Implementation of Integrated Management of Childhood Illness Strategy's in Al Hadbaa Primary Health Care Center in Mosul City
AbstractBackground: The World Health Organization (WHO) build up guidelines for the integrated management of childhood illnesses (IMCI) in the health facilities to improve the recognition and the individual management of the common reasons of death among children under the age of five. The approach used in outpatient clinical settings with restricted diagnostic and therapeutic tools.
Aim of study: To assess the impact of implementation of IMCI strategy, in reducing an inappropriate prescription of antibiotics and raising vaccination coverage.
Patients and methods: A cross-sectional study design was arranged, where 395 child with age from two months up to below 5 years old attending Al Hadbaa PHCC from 1st of January to 31st of March 2014 suffering from one or more of the following respiratory infection, diarrheal diseases, throat infections, ear infections and fever. The children assessed separately by two clinics, "A" non-adopting IMCI and "B" adopting IMCI guidelines, the Mc-Nemar test was applied and differences were evaluated.
Results: The attendant children are 239 males and 156 females complaining from fever (39.1%), throat problems (21.4%), ear problems (12.6%), cough (11.6%), diarrhea (11.1%) and pneumonia (4.2%). The overall use of antibiotics is 66.1% in clinic "A" and 21.0% in clinic "B" with p-value 0.000. Regarding the immunization, the outcomes appear to have very high significant difference 54.1% in "A" and 75.7% in "B".
Conclusion: The classification-approach to the sick child using IMCI guidelines has clear effect on decreasing an inappropriate use of antibiotics and raising number of vaccinated children, which justifying the adaptation of this strategy.
lmost 11 million of children below the age of five years living in the developing countries die every year, the death occurs in 7 from every 10 of those result from the common illnesses affecting children as acute respiratory infections (ARI), diarrhea, dehydration, measles, and malaria. All these illnesses are both preventable and easily treatable. Malnutrition complicates half of these cases.1-3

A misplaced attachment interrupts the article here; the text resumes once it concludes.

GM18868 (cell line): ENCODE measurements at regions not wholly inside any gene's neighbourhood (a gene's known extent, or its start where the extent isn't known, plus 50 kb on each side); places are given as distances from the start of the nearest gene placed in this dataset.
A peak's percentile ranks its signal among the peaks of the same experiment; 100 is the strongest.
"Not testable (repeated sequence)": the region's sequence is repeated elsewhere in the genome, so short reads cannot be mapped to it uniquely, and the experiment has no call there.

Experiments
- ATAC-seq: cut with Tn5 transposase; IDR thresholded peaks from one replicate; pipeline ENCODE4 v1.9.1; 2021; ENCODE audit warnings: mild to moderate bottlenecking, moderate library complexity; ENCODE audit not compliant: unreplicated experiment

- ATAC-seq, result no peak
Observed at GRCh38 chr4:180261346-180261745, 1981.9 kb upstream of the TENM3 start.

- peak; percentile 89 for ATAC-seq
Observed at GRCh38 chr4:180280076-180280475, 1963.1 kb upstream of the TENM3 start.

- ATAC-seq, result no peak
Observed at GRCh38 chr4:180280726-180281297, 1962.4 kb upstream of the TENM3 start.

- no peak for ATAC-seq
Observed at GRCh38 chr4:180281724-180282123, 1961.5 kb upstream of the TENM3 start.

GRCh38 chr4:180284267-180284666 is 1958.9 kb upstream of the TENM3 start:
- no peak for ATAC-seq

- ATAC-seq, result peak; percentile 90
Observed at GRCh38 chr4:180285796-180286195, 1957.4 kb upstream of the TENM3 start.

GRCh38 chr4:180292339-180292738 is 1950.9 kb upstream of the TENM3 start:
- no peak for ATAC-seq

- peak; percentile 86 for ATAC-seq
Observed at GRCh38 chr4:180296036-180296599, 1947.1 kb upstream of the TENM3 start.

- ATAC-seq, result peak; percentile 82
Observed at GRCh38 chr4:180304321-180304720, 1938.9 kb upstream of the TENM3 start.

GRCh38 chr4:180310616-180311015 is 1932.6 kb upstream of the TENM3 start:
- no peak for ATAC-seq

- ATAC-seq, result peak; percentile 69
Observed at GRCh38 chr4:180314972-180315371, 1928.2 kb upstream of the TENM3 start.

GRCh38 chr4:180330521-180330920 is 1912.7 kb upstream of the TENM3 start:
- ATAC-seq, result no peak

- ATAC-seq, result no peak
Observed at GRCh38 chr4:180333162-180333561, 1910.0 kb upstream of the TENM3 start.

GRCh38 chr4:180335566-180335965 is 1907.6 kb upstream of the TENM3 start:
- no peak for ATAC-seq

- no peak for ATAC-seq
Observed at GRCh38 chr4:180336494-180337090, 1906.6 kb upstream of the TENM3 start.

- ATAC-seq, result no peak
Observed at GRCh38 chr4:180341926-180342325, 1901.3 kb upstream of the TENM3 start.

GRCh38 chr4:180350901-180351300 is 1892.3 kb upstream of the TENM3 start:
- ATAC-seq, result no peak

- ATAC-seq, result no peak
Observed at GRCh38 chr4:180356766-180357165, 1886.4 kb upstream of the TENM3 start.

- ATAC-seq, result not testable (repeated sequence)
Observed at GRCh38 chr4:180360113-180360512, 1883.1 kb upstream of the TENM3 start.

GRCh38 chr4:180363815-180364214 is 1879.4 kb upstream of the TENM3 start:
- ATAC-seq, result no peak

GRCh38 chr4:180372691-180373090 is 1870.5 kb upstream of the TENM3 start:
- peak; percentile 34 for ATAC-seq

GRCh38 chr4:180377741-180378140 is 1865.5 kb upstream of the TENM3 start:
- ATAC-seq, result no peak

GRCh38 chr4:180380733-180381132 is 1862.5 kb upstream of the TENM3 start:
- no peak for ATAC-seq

World Health Organization (WHO) developed the Integrated Management for Childhood Illnesses (IMCI) which is an integrated guidelines to assess child complain that focuses on the well-being status of the child. IMCI aims to relieve illness and/or disability with effort to minimize death, and to enhance growth and development among children below the age of five years. IMCI has preventive and curative fundamentals that are realized by families, communities and also by health facilities. The strategy of IMCI includes three core elements4:
- Improving case management attitudes and skills of medical and paramedical staff
- Advancing the health systems
- Progressing the family and community health performance.
In the health facilities, the precise identification of illnesses affecting children in outpatient settings has been promoted by IMCI strategy to ensure an appropriate combined treatment of all major illnesses, build up the counseling of caretakers, and accelerate the referral to the hospital of the severely sick attendant children. While when the setting was home, the suitable care inquire behaviors, enhanced nutrition and preventative care, and the accurate achievement of prescribed care, these were the targets of IMCI .3
IMCI case management training provide the health workers with skills to deal with and manage children presented with a combination of illnesses, identify those requiring urgent referral, administer appropriate treatments (especially the antibiotics mainly amoxicillin, co-trimoxazole, erythromycin or i.m. penicillin or ceftriaxone vials), and provide relevant information to child care providers. IMCI implementation has been revealed the advancement in the quality of management of sick children.5-7
Case management strategy usually depends on the clinical presentation of diseases (syndromes) rather than on the etiologies. The IMCI checklist, should be filled during the interview with children and parents, all symptoms and signs were recorded systematically, then the classification(s) were outlined using series of algorithms and written according to IMCI chart booklets, next step was the identification of treatments.8
The main reason physicians overprescribe antibiotics for an example RTIs relates to diagnostic uncertainty. Faced with an ill-appearing, febrile child and anxious parents, physicians are reluctant to offer only symptomatic therapy. If the physician were more certain that the infection was of a viral etiology, then a greater comfort level might exist in avoiding antibiotic therapy.9,10